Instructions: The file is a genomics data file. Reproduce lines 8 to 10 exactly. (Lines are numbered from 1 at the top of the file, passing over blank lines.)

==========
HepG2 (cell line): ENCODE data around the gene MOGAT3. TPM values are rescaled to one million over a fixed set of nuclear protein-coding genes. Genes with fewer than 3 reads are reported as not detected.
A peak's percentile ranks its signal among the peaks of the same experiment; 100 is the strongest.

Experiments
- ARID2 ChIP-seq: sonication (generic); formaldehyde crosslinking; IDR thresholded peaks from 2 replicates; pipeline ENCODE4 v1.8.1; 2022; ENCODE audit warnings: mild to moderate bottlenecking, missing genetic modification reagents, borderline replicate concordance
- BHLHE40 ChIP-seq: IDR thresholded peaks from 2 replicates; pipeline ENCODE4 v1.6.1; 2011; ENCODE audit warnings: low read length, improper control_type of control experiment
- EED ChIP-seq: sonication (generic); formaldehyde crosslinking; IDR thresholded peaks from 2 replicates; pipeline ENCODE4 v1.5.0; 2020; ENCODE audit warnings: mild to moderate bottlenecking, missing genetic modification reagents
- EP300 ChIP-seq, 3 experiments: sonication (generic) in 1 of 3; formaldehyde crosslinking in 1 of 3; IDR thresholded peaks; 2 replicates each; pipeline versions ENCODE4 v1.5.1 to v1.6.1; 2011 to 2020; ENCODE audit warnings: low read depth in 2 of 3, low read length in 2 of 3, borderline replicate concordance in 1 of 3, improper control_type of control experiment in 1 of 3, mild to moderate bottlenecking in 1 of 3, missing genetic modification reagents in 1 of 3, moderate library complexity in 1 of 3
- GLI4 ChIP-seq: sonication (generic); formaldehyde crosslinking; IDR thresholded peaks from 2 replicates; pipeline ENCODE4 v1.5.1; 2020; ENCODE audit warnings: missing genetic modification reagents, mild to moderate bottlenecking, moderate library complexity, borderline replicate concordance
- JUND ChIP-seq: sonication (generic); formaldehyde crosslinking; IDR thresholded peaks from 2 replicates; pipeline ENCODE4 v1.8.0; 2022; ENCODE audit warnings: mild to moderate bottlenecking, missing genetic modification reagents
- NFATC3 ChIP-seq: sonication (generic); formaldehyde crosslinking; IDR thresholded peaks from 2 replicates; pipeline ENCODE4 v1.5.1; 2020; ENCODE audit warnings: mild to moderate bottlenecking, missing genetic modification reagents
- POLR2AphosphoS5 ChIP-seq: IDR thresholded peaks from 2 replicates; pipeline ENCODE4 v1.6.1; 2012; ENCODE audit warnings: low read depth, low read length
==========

- GLI4 ChIP-seq: sonication (generic); formaldehyde crosslinking; IDR thresholded peaks from 2 replicates; pipeline ENCODE4 v1.5.1; 2020; ENCODE audit warnings: missing genetic modification reagents, mild to moderate bottlenecking, moderate library complexity, borderline replicate concordance
- JUND ChIP-seq: sonication (generic); formaldehyde crosslinking; IDR thresholded peaks from 2 replicates; pipeline ENCODE4 v1.8.0; 2022; ENCODE audit warnings: mild to moderate bottlenecking, missing genetic modification reagents
- NFATC3 ChIP-seq: sonication (generic); formaldehyde crosslinking; IDR thresholded peaks from 2 replicates; pipeline ENCODE4 v1.5.1; 2020; ENCODE audit warnings: mild to moderate bottlenecking, missing genetic modification reagents